Content-type: text/html Community

The traditional concept of community was built on sameness, on collections of people from the same family, speaking the same language, living in the same place, believing the same things. The fundamental challenge to community is to make decisions on matters affecting everybody while leaving to individuals, companies and institutions those matters not effectively managed by consensus.


2018/12/05 12:00 Conversation with Pete Forsyth

2018/12/12 12:00 Dialogue on Community


The traditional concept of community was built on sameness, on collections of people from the same family, speaking the same language, living in the same place, believing the same things. This concept was challenged by a range of social and political reforms through the last few centuries, and while some wish to return to that simpler time, the fact is that the fundamental challenge to community is to make decisions on matters affecting everybody while leaving to individuals, companies and institutions those matters not effectively managed by consensus.


In recent years, however, this concept of community has come under challenge, with a broad social inability to even agree on basic facts and events.


In fact, as theorists such as Simon Blackburn argue, each of us can determine for ourselves whether something is true or not, at least to a certain degree. Are two numbers the same? Is one thing bigger than the other? Yes, there is a possibility of error, but the deeper problem is posted by bad actors - people who deliberately misrepresent the truth for their own benefit.


The capacity to withstand the influence of such bad actors is known technically as Byzantine Fault Tolerance, and there are different approaches to achieving consensus even when there is no certainty, based on the general common sense of the rest. While not defining truth as consensus, the problem of truth, at least from a community perspective, is a consensus problem.


This makes the mechanisms we use to interact and reach consensus particularly important. For example, even if we have a chain of verified and trustworthy facts, validated by previous consensus and guaranteed by encryption technology, how do we choose between competing chains? Digital currencies such as Bitcoin and Ethereum use a "proof of work". This makes it too expensive to create a fake chain from scratch, but at the cost of inefficiency and enormous energy consumption.


Other types of content create other types of consensus: "proof of stake" relies on guarantees of resources or assets; "proof of authority" depends on certification or validation, and "oracles" depend on widely observable and incorruptible sources of data.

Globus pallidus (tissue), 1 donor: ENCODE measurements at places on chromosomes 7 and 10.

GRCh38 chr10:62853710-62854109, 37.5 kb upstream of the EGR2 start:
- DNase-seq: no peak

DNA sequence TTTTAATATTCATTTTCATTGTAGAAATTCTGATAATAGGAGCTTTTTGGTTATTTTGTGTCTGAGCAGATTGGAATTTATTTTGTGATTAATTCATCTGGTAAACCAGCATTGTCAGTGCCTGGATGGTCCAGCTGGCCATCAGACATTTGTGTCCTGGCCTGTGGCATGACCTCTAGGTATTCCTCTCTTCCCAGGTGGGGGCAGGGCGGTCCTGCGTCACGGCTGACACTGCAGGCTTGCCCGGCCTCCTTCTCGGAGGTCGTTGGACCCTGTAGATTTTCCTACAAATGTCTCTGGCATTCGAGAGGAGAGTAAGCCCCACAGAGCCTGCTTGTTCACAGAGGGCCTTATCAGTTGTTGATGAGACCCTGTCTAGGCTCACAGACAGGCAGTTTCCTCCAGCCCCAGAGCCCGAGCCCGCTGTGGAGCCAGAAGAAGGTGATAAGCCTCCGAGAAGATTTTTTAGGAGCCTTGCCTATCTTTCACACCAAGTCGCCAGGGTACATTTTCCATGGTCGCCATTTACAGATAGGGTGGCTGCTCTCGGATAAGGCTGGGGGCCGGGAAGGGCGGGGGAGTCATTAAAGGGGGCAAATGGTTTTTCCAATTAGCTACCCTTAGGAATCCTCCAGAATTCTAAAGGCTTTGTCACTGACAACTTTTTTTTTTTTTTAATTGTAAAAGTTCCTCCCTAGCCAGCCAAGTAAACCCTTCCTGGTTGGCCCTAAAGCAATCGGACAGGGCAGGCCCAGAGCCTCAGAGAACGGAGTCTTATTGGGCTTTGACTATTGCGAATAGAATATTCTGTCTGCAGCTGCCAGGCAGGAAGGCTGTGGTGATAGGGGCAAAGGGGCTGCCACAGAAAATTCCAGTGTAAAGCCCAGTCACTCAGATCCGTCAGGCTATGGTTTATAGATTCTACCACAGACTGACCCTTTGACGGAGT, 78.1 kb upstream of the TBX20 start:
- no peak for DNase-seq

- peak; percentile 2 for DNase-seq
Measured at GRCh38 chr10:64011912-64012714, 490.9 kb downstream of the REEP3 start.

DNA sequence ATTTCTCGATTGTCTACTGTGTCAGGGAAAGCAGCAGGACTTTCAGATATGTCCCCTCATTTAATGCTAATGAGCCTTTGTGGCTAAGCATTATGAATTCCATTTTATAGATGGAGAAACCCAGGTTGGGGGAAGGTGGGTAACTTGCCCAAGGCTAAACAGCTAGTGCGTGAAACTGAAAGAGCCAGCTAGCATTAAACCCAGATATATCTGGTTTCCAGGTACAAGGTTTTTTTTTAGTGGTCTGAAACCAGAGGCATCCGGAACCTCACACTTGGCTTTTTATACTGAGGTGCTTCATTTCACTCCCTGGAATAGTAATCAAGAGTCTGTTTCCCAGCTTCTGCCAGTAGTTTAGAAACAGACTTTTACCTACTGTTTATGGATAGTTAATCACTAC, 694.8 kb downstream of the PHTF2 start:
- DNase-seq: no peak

What this teaches is that community and consensus are about more than voting and about more than having power. What is required for a community to work is not merely control, but agreement on the part of the members of the community. Underlying this is a respect for law, institutions and processes, and when these break down, and when consensus is lost, it is very difficult to restore.


Fostering an understanding the importance of these processes, and the costs of not being able to establish them, is a fundamental goal of education. This can be accomplished best (and maybe only) through the process of engaging in them and developing community and consensus in the classroom.


The critical literacies in a society run deeper than reading, mathematics and science. They include pattern recognition, perspective and context, inference and reasoning, and practical application and communication. They include not just being able to communicate with each other, but to be able to build and create. Consensus, ultimately, is a question of stigmergy, and we will look not only how it is created, but also how it is undermined (think, for example, of 'dark patterns').


Being a Member of the Community

As a community, create an assignment the completion of which denotes being a member of the community. For the purposes of this task, there can only be one community. For each participant, your being a member of the community completes the task.

Due: Dec 28, 2018


Conversation with Pete Forsyth Dec 05, 2018 video Week 7 of E-Learning 3.0 with Pete Forsyth, Editor in Chief of the Signpost, a community newspaper covering Wikipedia and the Wikimedia movement., and serves on the Advisory Board of the GLAM-Wiki U.S. Consortium. We talk about how Wikipedia approaches questions like managing fake news, reaching consensus, and managing content.

Distributed Ledger Technologies like Blockchain…looking under the hood Dec 06, 2018 video As part of the E-Learning 3.0 course, I take a look at the technology underlying digital currencies like Bitcoin. The talk covers how blocks are constructed, how consensus is established, applications of blockchain, coins, digital wallets, distributed applications, frameworks, and issues related to blockchain.

Dialogue on Community Dec 12, 2018 video We had a a free-for-all debrief on the consensus Task assigned for this module. It raised a number of issues and even the suspicion that I was playing a game with course participants. I wasn't, really, but I think it will be interesting to reflect on the ways the Task could have been completed.


Feature Article E-Learning 3.0, Part 7 - Community, Dec 11, 2018.